The forgotten Franchettis

The Montessori school in Villa Montesca, 1909
  Seated on the couch of the acclaimed Italian writer and feminist, Sibilla Aleramo, was Dr. Maria Montessori and Alice Hallgarten. In this meet, their chat particularly revolved around social issues such as bettering the living conditions of farmers, women’s liberation and reforming education. Both Montessori and Hallgarten believed that the solution to the social problems they faced in Italy was in the reformation of the educational system. In fact, Montessori and Hallgarten had just started their own schools. Dr. Montessori, her famous Casa dei Bambini (a.k.a Children’s House) in Via dei Marsi 58, while, Hallgarten, a school on the second floor of her house. Inspired by Dr.Montessori and the mind-blowing outcomes of her school system, Hallgarten along with her husband baron Leopoldo Franchetti visited the Casa.
Baron Leopoldo Franchetti and Baroness Alice Hallgarten
 Leopoldo Franchetti, was an Italian politician and economist, whose work focused on agricultural economic reforms in Southern Italy. He was particularly concerned about the miserable living conditions of the farmers during his time. He wrote in his report La Sicilia nel 1876 that life of farmers ‘were the most miserable, and unhappiest of all Italy’1.  He, therefore, worked hard to improve the life and culture of farm workers. Hallgarten, on the other hand, was American and passionate about education. She set up an infant school for the farmers’ children in their grand residence Villa Montesca.

Corsa di Pedagogia Scientifica publication
Franchetti and Hallgarten were so impressed by Dr. Montessori’s work that Franchetti was quoted saying, ‘These words and this method must not wander from mouth to mouth, but must become a means of propaganda’2
They invited Dr. Montessori to Villa Montesca to stay with them for a short while so she could put her ‘method’ into writing and train their teachers in the new ‘method’. In twenty days the manuscripts for her book were ready, and immediately printed with the help from the Franchettis. Thus, Il Metodo della Pedagogia Scientifica applicato all’ educazione infantile nelle Case Dei Bambini (The Method of Scientific Pedagogy applied to the education of children in the Casa dei Bambini) was published in 1909, in Città di Castello.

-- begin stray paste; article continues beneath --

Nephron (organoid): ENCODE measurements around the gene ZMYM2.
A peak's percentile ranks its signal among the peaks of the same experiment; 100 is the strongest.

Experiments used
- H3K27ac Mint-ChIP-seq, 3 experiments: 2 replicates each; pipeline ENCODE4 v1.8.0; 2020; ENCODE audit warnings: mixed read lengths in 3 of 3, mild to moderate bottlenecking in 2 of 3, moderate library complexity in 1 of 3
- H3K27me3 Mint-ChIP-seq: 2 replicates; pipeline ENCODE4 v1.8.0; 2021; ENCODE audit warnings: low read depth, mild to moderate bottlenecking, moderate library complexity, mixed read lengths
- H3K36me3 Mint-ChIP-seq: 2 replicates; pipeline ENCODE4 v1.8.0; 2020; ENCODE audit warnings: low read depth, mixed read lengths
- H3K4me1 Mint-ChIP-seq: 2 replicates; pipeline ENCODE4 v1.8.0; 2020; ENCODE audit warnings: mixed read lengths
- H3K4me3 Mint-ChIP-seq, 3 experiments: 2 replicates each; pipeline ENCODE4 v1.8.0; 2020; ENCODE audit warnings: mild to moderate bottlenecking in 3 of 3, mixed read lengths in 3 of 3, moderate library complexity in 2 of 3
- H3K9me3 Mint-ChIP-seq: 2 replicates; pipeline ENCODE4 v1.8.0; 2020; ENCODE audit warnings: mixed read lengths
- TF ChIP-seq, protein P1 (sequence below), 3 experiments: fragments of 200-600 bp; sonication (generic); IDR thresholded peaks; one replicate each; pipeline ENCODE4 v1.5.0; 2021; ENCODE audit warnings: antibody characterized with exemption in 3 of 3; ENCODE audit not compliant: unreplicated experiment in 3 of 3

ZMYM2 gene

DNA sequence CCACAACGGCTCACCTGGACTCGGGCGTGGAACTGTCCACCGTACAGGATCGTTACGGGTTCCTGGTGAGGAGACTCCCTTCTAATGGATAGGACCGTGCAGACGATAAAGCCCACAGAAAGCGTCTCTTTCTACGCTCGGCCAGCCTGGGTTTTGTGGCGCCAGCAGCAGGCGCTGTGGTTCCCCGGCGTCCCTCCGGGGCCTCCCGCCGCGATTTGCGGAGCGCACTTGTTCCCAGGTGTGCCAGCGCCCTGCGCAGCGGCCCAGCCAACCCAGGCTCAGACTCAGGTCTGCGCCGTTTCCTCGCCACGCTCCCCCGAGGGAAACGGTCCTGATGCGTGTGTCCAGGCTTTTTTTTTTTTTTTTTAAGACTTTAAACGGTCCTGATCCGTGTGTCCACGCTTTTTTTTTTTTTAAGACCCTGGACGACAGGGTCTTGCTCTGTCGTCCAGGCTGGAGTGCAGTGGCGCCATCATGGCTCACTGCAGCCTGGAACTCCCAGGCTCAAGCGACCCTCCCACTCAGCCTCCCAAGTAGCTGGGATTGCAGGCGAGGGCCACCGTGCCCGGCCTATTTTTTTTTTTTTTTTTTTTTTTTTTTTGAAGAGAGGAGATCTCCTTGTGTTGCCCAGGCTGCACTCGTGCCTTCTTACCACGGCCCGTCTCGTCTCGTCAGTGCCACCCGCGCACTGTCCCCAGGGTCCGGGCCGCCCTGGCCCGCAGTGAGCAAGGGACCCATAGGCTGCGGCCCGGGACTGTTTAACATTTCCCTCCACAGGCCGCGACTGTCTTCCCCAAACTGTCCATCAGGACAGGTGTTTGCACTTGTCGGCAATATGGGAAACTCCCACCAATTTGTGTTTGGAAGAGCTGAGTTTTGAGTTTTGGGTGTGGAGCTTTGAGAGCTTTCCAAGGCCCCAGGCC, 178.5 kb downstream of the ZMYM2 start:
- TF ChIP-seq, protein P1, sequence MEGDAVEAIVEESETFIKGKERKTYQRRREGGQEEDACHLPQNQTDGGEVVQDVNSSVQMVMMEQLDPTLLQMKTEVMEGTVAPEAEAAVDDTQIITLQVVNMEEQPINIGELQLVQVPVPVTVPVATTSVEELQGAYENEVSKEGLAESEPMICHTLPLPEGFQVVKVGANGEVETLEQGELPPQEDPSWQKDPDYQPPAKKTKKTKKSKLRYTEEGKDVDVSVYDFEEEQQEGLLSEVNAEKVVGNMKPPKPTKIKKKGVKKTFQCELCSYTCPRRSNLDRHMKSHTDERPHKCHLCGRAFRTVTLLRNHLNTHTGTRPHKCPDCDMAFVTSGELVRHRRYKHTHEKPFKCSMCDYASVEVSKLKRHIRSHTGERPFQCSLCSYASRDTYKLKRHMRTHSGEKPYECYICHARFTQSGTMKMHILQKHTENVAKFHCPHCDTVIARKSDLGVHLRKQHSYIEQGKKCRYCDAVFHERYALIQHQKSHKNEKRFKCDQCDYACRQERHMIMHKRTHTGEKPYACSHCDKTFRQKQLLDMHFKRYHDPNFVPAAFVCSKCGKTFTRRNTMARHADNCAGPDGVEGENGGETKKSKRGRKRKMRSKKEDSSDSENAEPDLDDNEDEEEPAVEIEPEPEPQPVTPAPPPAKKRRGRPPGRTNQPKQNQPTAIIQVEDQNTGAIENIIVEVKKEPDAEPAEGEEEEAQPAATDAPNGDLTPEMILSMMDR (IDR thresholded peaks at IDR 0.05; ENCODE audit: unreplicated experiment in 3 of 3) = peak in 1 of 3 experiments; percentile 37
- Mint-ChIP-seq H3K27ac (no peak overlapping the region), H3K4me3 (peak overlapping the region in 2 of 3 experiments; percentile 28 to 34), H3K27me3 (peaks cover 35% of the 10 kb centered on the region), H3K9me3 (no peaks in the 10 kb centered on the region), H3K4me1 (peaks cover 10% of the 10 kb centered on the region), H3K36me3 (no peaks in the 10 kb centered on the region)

The book had these dedications written in front: ‘To the noblewoman Baroness Alice Franchetti Hallgarten and to Baron Leopoldo Franchetti, Senator of the Kingdom, I dedicate this book which they wanted and thanks to them comes out today to the life of thought, baptizing in scientific literature the ‘Children’s Houses’’

The participants of the first Montessori training
course in Villa Montesca, Città di Castello

Following this, on August 1909, Dr. Montessori gave her first ever training Corso di Pedagogia Scientifica (Scientific Pedagogy Course) which was attended by about seventy participants, including teachers and some local education authorities, with each of them receiving a copy of her book. In the inauguration, baron Franchetti said: “I have the honour to present Dr. Montessori who came among us to attend this course – the fruits of her studies have advanced education along the path that was opened by the great educators of the past centuries…” 3

With the success of the book and the first training course, interest grew, the following year two courses were held in Rome; one, under the patronage of Queen Margherita, at the Franciscan Missionaries of Mary in Via Giusti, and the other, promoted by the Italian National Council of Women, at the primary school ‘E. Foa Fusinato’.

Later Dr. Montessori writes: “I was left in the dark, without help, no one to lift me, to support me in this human labour… Many visited the Children’s

Dr. Maria Montessori, Alice Hallgarten and
a young child at Villa Montesca

House to restore themselves in the spiritual bath, but only the Baroness Franchetti understood that this water would invigorate humanity.” 4

Sadly, all of this ends very quickly when Alice Hallgarten experiences a sudden death on October 22, 1911, and following this, broken and unable to bear the pain, baron Franchetti commits suicide six years later.  

Later in 1913 when the first English edition of  Il Metodo della Pedagogia Scientifica applicato all’ educazione infantile nelle Case Dei Bambini was published under the shorter title of ‘The Montessori Method’, Dr. Montessori gives special recognition to Hallgarten saying ‘To the dear memory of Baroness Alice Franchetti’, since an English publication of the book was something Hallgarten had longed to see before she died.

In fact, the Italian writer Sofia Bisi Albini says ‘without the impulse given by Baroness Alice Franchetti, perhaps the ideas of Maria Montessori would have reached the world slower’.

Photo taken by Cavini of the Montessori didactic materials that were once used in Villa Montesca, Città di Castello


1 Franchetti, L. & Sonnino, S. (1876) La Sicilia nel 1876 Firenze: Vallechi
2 Trabalzini, P. (2011) Maria Montessori through the seasons of the “method” Cleveland, OH: NAMTA Journal
3, 4 Cavini, D. (2013) Storia di Alice che fu la talent-scout di Maria Montessori Città di Castello: Pioniere dell’educazione

Sid Mohandas is a Montessori teacher and teacher trainer. He founded The Male Montessorian, as a platform to grapple with the complexities of gender within early childhood spaces. He completed his Montessori training at Montessori Centre International (MCI), London. Later pursued qualifications in Early Childhood Education with London Metropolitan University and his Master’s in Early Childhood Education at the Institute of Education, UCL. Sid is currently doing his PhD on reconfiguring gender of the early years workforce using posthuman theories.